New Mexico Governor Seeks To Offset Biden's Oil Policies - By Susan Montoya Bryan, Associated Press

Gov. Michelle Lujan Grisham says nearly three-quarters of $1 billion could be lost over the next four years if New Mexico sees even a 10% reduction of oil and gas production due to President Joe Biden's actions to curb leasing on public lands.

bug carlson


 Twelve months ago, team NoMoNo was busy having conversations about how we were going to make a show that covered the response to a global pandemic. What did we want to talk about? What was not being talked about? What was the vital info? What were the nuances? What life-and-death decisions were being made by public officials. Who needed help—and where is the help? We’ve worked hard over the last year to provide those answers. 

KrisNM / Flickr creative commons

 

Some Indigenous histories are preserved in stories, songs, ceremonies and elder testimony that are passed down orally - rather than with written records. These histories can constitute important evidence of past events. But they're sometimes ruled inadmissible as evidence in the American justice system.

Press Pool Photo

New Mexico Officials: Lives Saved Amid Pandemic Challenges - By Susan Montoya Bryan Associated Press

New Mexico is stronger having been through the challenges, grief and anxiety brought on by the coronavirus pandemic, Gov. Michelle Lujan Grisham said Thursday as she acknowledged the upheaval and uncertainty over the past 12 months.

New Mexico PBS

 

If you are interested in the most inner workings of state government, today's Your NM Government update is just for you! The work Wednesday in the Roundhouse was somewhat overshadowed by technical problems with the virtual proceedings. But a lot of the business that was considered had to do with how the sausage is made, so to speak. Here's a quick rundown of what we talked about in today's update:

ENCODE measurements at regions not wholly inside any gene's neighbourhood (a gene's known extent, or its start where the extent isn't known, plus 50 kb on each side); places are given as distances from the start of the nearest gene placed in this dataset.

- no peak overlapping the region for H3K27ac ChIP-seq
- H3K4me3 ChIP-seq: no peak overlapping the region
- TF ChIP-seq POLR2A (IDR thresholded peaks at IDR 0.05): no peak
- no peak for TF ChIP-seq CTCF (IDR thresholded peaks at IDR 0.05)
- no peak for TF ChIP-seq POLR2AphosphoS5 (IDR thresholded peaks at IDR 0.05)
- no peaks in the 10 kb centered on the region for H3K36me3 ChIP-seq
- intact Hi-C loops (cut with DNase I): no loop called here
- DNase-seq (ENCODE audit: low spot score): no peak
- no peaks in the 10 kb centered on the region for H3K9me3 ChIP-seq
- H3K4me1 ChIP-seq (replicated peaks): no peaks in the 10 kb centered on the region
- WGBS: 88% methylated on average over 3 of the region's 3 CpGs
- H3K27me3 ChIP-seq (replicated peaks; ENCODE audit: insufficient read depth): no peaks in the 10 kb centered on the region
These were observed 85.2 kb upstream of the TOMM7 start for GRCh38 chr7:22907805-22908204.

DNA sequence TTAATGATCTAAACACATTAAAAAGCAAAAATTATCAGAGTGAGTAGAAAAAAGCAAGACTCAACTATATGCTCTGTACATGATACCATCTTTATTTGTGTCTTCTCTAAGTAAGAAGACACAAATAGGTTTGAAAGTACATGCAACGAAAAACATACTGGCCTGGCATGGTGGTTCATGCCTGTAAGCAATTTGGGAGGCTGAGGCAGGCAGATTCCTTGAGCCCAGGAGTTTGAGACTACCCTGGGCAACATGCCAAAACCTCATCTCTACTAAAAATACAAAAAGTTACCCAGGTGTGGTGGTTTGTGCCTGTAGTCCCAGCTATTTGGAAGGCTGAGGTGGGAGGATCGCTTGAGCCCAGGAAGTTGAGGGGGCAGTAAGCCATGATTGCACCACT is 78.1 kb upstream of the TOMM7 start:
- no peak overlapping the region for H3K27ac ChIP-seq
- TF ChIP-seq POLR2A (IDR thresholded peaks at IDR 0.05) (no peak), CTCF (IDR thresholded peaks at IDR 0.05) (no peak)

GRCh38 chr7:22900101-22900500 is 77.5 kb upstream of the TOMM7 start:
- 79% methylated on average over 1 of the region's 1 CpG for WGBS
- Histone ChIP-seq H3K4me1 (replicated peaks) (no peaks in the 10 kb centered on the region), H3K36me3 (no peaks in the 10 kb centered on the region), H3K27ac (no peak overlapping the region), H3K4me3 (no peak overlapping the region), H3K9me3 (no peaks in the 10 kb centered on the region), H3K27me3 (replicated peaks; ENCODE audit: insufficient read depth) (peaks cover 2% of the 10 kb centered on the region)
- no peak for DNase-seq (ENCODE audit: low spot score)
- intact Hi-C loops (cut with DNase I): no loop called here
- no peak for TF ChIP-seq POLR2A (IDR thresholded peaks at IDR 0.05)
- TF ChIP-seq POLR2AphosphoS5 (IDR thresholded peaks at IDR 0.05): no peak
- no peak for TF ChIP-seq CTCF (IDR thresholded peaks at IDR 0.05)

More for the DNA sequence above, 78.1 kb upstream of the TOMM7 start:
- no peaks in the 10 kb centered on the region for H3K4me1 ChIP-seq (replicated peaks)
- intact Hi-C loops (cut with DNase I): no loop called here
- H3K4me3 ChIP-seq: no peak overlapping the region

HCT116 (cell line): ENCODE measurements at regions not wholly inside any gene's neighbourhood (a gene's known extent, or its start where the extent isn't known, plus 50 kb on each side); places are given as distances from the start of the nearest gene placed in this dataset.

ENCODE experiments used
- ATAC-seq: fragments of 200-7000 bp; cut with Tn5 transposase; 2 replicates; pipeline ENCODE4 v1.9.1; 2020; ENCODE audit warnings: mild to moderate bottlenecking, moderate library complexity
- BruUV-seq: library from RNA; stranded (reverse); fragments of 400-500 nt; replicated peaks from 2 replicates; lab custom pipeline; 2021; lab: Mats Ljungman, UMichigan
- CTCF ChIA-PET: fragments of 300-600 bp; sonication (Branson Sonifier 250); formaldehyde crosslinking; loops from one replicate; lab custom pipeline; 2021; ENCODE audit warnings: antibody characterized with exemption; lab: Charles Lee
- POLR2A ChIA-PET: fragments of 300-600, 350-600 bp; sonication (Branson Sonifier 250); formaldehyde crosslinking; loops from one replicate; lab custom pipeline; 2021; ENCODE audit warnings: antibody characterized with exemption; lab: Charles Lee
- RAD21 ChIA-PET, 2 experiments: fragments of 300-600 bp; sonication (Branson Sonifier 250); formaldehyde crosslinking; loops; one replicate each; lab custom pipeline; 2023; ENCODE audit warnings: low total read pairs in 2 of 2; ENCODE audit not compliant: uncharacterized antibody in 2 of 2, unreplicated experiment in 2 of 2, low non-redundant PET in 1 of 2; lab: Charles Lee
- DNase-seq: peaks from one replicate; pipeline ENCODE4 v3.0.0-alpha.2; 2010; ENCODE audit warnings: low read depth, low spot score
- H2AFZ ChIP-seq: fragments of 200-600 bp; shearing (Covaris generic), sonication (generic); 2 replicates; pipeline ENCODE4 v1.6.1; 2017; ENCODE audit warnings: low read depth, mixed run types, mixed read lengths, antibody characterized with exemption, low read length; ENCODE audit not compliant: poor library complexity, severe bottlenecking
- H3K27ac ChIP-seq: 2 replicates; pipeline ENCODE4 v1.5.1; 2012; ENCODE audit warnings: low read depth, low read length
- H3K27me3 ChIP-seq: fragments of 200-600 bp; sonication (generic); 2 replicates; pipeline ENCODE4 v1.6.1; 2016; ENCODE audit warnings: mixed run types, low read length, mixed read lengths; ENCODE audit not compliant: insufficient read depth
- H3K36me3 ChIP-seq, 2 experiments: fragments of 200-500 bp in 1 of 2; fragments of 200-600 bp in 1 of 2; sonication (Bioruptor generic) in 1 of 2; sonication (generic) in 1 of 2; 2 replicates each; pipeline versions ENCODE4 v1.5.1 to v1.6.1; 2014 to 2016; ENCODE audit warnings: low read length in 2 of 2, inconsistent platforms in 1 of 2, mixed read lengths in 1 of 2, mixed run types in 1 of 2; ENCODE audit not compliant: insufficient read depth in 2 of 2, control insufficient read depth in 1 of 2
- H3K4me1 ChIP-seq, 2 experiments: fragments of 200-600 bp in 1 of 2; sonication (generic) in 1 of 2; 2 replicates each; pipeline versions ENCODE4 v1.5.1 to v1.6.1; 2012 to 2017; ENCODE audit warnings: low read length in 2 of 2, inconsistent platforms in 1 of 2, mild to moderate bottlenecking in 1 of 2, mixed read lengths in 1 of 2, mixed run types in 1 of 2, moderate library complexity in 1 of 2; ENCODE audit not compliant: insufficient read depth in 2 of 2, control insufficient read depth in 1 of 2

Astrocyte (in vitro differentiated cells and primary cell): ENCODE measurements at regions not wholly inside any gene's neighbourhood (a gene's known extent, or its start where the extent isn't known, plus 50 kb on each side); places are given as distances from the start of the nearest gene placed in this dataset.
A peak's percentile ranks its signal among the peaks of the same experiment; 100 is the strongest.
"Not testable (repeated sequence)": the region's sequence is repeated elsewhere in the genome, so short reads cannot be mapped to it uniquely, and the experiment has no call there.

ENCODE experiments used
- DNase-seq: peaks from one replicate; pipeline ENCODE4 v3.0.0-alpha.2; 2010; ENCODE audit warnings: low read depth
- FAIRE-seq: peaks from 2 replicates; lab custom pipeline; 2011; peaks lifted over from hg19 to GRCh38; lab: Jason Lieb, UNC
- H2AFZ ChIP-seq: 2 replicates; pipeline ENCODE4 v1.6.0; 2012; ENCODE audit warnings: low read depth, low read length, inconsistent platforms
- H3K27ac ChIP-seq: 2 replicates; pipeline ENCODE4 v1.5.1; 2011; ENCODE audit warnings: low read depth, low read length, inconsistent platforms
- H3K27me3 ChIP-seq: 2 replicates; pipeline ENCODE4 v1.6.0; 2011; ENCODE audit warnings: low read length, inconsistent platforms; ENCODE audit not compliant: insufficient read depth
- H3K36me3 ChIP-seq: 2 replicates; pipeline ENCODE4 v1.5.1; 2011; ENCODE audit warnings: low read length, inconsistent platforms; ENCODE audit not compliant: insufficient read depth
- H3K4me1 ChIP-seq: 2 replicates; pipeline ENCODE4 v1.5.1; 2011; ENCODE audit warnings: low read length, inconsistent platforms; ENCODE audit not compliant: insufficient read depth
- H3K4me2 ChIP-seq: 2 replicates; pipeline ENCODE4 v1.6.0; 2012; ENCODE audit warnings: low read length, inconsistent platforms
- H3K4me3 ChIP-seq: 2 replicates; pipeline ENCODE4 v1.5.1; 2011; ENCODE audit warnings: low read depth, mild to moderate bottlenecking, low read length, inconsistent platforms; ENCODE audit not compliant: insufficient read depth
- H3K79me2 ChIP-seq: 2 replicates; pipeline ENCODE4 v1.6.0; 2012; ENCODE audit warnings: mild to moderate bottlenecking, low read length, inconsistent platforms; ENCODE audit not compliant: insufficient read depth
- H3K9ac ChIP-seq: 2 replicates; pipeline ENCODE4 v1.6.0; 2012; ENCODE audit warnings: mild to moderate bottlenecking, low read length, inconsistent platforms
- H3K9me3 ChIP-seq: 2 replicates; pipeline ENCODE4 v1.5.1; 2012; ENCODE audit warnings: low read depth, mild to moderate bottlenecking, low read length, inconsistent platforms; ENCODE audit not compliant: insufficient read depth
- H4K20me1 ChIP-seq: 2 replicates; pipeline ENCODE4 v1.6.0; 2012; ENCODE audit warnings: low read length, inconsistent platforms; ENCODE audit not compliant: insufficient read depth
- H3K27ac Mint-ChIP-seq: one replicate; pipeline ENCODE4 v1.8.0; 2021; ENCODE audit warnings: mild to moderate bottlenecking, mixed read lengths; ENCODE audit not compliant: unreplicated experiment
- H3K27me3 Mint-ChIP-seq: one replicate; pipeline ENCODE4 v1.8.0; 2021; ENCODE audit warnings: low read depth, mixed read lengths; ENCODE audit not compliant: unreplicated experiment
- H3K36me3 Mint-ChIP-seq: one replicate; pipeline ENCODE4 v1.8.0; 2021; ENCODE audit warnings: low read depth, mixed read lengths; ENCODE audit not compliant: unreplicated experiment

Press Pool Photo

  

Officials: New Mexico To Receive About $9B From Relief Bill - By Susan Montoya Bryan Associated Press

Gov. Michelle Lujan Grisham and Democratic members of the state's congressional delegation on Wednesday pointed to the estimated $9 billion that New Mexico is expected to receive from the massive federal pandemic relief package as an unprecedented opportunity to lift the state out of poverty.

UNM Newsroom

 

Most students enrolled half-time or more in college typically aren't eligible for the Supplemental Nutrition Assistance Program (SNAP), sometimes known as food stamps. But temporary changes to the federal program are allowing some low-income students to take advantage during the pandemic.

Savannah Maher